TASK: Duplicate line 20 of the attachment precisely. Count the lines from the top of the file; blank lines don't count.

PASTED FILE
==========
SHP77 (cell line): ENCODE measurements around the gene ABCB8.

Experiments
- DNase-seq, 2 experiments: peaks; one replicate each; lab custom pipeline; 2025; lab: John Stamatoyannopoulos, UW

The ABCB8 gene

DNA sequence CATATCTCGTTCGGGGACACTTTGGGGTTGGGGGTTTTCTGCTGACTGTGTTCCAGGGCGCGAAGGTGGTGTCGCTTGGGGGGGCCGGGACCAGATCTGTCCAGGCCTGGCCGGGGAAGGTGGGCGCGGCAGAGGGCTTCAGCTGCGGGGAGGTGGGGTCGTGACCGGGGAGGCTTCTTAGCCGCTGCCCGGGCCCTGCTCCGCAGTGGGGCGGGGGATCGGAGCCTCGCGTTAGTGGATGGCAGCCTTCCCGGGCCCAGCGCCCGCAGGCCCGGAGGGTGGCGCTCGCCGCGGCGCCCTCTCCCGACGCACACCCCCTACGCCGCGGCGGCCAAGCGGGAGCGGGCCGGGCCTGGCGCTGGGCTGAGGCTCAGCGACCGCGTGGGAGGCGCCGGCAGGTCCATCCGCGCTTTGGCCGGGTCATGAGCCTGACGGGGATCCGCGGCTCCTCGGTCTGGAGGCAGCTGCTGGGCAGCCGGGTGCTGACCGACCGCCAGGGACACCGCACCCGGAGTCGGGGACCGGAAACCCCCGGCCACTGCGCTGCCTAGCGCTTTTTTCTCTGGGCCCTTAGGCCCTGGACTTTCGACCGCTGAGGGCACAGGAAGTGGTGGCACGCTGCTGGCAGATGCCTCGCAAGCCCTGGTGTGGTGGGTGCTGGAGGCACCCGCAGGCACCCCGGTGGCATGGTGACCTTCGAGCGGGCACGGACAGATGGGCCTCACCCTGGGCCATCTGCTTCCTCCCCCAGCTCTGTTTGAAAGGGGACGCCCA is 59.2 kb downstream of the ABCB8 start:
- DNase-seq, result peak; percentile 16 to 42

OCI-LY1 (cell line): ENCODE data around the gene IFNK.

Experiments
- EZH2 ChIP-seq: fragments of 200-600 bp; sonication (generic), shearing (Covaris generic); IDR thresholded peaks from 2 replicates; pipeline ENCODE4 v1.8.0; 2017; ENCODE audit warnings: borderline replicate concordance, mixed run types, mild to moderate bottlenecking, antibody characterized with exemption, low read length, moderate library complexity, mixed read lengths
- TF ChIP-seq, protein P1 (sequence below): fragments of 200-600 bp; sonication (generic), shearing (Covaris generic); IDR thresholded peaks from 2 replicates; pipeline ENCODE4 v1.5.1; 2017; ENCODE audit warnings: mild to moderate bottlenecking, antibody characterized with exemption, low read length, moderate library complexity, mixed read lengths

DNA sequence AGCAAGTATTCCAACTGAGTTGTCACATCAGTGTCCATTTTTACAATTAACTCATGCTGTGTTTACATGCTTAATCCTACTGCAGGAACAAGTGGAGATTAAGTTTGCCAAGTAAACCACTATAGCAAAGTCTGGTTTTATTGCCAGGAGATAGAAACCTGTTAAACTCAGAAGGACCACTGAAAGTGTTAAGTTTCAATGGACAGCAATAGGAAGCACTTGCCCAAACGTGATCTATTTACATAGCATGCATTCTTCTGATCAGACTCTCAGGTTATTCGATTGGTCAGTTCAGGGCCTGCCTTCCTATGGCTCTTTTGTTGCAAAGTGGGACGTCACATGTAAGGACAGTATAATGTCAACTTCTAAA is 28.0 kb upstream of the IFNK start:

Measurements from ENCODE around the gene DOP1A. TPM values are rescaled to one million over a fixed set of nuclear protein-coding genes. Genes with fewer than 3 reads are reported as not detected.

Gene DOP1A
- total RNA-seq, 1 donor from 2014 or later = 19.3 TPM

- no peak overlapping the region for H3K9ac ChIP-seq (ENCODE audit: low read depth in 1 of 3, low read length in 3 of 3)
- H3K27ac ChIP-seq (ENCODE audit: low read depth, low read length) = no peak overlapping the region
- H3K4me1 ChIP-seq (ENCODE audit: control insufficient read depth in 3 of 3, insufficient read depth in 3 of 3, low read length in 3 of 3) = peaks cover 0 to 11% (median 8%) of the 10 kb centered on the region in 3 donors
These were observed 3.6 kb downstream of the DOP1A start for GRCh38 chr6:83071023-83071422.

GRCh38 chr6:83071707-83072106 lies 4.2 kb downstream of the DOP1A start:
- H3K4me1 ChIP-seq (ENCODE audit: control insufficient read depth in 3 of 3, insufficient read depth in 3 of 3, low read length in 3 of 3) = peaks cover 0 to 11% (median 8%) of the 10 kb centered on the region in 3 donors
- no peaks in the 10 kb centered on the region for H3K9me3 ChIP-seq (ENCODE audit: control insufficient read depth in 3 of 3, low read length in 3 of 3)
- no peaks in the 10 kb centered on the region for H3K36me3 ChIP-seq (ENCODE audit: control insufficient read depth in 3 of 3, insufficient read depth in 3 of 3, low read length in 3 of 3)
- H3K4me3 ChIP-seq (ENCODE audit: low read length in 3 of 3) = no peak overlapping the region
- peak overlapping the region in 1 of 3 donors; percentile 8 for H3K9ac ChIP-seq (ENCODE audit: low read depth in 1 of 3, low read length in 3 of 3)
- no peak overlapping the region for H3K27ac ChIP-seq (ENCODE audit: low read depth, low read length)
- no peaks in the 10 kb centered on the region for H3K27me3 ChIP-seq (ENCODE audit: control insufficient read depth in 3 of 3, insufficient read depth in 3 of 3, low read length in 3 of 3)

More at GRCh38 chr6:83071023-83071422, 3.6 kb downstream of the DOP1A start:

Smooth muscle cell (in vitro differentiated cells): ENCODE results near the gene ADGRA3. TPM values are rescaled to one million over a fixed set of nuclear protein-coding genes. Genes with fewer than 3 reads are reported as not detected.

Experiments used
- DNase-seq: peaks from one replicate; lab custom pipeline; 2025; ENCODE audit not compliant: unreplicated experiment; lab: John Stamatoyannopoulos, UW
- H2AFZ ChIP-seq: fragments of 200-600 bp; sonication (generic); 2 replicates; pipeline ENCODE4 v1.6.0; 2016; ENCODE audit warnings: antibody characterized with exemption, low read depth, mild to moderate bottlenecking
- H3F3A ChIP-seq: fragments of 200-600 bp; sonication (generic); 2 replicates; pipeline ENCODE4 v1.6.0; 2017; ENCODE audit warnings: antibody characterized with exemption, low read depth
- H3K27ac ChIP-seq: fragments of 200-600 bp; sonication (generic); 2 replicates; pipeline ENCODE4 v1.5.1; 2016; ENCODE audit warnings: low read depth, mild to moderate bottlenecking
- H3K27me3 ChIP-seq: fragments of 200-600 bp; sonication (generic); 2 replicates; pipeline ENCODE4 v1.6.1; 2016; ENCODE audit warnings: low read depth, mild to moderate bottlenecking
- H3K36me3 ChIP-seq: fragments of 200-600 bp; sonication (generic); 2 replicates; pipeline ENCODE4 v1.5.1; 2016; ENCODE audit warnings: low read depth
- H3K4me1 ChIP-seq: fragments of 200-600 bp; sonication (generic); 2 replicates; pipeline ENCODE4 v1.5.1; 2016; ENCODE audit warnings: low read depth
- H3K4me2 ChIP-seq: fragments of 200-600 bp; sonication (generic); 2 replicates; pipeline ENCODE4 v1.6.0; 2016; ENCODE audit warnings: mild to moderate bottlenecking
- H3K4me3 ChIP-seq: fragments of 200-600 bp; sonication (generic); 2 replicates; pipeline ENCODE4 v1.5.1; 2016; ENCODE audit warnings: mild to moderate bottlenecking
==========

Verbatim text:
- H3K4me1 ChIP-seq (ENCODE audit: control insufficient read depth in 3 of 3, insufficient read depth in 3 of 3, low read length in 3 of 3) = peaks cover 0 to 11% (median 8%) of the 10 kb centered on the region in 3 donors